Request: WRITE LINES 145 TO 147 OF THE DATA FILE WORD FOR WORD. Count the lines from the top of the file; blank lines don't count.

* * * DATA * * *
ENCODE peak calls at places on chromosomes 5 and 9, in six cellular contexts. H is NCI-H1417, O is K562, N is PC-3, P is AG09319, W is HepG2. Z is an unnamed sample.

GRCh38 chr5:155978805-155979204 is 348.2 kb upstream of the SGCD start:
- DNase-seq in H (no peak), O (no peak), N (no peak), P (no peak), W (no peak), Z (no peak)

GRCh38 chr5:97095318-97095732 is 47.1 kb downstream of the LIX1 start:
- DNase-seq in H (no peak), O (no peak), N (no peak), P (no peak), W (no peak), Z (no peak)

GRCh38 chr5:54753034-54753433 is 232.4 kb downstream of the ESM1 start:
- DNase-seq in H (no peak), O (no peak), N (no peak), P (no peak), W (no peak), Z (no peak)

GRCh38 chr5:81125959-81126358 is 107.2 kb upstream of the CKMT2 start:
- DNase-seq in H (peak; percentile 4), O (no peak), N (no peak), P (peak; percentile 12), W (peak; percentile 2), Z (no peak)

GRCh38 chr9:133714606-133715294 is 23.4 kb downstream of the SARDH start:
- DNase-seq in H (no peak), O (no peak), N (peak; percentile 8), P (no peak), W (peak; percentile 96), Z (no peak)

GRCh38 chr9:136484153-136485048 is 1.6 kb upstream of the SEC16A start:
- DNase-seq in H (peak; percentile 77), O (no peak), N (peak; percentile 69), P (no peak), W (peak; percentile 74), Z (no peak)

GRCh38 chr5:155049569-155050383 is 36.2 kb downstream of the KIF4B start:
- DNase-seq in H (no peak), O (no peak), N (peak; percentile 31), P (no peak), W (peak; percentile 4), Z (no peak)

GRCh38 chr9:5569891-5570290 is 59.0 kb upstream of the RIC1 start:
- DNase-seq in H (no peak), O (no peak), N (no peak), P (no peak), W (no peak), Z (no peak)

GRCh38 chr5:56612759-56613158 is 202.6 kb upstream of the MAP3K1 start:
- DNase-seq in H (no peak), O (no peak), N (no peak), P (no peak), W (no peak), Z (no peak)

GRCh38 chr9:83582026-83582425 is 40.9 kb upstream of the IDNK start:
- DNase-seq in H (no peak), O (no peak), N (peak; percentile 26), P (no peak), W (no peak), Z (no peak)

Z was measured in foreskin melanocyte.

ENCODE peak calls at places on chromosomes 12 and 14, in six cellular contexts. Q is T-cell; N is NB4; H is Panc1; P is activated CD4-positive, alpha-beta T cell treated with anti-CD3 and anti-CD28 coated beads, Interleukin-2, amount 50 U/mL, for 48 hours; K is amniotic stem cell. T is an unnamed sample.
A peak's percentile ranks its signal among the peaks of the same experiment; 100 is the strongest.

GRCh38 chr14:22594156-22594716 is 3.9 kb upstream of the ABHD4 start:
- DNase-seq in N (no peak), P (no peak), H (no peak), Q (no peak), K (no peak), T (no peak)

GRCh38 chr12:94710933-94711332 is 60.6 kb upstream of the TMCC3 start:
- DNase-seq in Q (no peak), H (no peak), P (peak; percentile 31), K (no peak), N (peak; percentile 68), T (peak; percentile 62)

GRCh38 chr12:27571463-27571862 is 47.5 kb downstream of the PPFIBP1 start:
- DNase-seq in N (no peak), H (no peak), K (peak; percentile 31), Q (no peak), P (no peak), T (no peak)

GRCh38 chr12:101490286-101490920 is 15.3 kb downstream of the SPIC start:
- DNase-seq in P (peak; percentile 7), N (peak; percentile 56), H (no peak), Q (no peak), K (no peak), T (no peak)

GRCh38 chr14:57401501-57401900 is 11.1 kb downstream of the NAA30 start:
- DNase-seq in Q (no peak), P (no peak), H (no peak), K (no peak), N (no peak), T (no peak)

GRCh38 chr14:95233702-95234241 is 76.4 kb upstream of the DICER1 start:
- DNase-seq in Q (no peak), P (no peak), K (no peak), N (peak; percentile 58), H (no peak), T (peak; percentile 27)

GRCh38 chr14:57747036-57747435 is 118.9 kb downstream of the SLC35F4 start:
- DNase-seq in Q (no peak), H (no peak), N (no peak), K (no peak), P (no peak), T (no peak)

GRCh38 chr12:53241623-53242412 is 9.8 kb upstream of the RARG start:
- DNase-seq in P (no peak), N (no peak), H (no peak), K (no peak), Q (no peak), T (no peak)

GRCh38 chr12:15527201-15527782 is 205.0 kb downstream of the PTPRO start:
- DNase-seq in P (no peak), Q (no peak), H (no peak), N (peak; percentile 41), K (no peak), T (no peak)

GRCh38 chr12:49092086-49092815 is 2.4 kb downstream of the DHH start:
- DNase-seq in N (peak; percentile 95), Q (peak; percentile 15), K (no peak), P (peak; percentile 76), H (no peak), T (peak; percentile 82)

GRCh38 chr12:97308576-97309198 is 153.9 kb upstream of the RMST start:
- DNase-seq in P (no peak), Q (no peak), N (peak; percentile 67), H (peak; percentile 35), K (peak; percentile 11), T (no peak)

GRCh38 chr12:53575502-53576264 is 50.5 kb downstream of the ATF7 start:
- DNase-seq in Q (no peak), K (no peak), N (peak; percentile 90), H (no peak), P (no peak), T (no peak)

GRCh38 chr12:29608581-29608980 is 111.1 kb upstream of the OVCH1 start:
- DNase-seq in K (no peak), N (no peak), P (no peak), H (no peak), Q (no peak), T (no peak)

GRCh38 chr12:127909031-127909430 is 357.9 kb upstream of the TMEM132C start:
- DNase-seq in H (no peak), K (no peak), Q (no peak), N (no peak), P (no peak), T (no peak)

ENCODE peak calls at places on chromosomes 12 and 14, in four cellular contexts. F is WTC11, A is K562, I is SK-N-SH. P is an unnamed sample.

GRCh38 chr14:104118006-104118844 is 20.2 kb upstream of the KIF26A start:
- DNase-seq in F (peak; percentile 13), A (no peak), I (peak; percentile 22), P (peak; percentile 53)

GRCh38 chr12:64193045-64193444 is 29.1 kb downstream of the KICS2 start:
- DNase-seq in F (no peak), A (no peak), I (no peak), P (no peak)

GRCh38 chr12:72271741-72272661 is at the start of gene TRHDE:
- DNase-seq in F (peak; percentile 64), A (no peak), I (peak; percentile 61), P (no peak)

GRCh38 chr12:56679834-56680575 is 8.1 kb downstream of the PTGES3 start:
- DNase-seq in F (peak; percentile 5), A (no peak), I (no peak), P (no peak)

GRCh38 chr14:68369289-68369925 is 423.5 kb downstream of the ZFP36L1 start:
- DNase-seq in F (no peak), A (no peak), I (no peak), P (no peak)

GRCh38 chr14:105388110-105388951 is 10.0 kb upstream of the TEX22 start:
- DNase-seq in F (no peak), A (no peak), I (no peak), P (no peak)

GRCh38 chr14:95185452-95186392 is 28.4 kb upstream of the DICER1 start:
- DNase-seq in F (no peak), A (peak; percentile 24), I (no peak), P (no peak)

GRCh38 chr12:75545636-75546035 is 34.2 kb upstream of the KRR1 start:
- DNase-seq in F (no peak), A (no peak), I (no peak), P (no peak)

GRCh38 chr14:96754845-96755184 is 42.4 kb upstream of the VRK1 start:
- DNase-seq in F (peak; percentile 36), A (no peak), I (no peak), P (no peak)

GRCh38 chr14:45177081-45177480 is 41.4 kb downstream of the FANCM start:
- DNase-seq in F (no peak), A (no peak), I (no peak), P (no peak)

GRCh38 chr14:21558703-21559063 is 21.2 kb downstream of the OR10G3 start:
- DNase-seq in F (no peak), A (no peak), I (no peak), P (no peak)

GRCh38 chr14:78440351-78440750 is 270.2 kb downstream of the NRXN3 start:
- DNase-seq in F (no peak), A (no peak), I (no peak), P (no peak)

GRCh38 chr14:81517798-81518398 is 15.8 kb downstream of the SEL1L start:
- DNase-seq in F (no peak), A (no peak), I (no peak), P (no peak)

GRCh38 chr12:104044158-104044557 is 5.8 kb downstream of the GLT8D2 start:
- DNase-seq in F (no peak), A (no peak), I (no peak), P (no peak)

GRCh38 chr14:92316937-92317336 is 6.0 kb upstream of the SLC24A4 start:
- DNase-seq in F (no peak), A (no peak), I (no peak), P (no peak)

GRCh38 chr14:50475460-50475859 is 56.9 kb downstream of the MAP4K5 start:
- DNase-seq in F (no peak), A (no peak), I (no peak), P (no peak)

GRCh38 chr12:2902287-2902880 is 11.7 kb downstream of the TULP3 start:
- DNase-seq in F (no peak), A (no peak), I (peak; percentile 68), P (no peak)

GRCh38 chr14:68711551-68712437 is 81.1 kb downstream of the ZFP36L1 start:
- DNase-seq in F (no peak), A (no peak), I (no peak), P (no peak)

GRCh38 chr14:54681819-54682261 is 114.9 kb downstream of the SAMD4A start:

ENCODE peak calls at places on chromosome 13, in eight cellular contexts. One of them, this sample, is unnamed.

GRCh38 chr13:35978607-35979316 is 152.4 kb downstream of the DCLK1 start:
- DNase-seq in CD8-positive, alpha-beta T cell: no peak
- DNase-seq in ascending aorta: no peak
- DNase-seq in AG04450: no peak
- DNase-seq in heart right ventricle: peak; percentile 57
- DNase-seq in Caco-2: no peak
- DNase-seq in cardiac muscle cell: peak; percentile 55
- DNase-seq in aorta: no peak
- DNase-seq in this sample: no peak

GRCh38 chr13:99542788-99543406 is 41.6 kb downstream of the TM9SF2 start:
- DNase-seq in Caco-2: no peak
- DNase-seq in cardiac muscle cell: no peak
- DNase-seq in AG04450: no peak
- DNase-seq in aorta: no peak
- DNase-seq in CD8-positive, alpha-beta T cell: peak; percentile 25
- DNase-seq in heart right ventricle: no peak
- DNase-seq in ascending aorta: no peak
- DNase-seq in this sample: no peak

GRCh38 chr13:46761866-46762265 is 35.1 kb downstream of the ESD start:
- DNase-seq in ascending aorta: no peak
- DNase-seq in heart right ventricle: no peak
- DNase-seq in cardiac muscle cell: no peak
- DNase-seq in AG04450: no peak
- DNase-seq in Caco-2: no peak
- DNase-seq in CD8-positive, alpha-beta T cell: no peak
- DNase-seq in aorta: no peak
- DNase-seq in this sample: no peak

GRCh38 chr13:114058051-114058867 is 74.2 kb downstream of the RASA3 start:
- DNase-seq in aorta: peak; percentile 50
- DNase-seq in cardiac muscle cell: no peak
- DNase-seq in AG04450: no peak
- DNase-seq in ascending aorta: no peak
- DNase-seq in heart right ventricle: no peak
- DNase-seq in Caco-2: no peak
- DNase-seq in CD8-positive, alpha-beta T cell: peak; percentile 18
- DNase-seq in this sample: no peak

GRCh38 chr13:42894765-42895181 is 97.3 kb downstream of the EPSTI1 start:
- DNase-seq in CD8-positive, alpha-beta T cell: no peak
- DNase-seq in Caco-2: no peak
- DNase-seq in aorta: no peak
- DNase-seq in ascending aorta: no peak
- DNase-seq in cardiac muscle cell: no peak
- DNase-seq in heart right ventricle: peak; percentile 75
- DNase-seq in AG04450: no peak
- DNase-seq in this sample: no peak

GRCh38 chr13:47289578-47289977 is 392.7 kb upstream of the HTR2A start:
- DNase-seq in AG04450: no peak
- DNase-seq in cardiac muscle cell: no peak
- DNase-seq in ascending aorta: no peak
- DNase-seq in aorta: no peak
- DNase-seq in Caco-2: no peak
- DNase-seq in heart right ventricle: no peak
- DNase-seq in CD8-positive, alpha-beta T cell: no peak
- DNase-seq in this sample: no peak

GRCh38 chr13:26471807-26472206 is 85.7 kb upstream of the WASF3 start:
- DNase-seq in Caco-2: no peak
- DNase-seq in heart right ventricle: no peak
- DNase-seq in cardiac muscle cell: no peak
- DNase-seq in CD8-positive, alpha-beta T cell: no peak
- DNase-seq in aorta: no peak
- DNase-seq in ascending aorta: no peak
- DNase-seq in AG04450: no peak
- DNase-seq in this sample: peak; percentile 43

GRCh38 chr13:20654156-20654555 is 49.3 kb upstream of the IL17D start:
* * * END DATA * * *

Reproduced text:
- DNase-seq in this sample: no peak

GRCh38 chr13:26471807-26472206 is 85.7 kb upstream of the WASF3 start:
- DNase-seq in Caco-2: no peak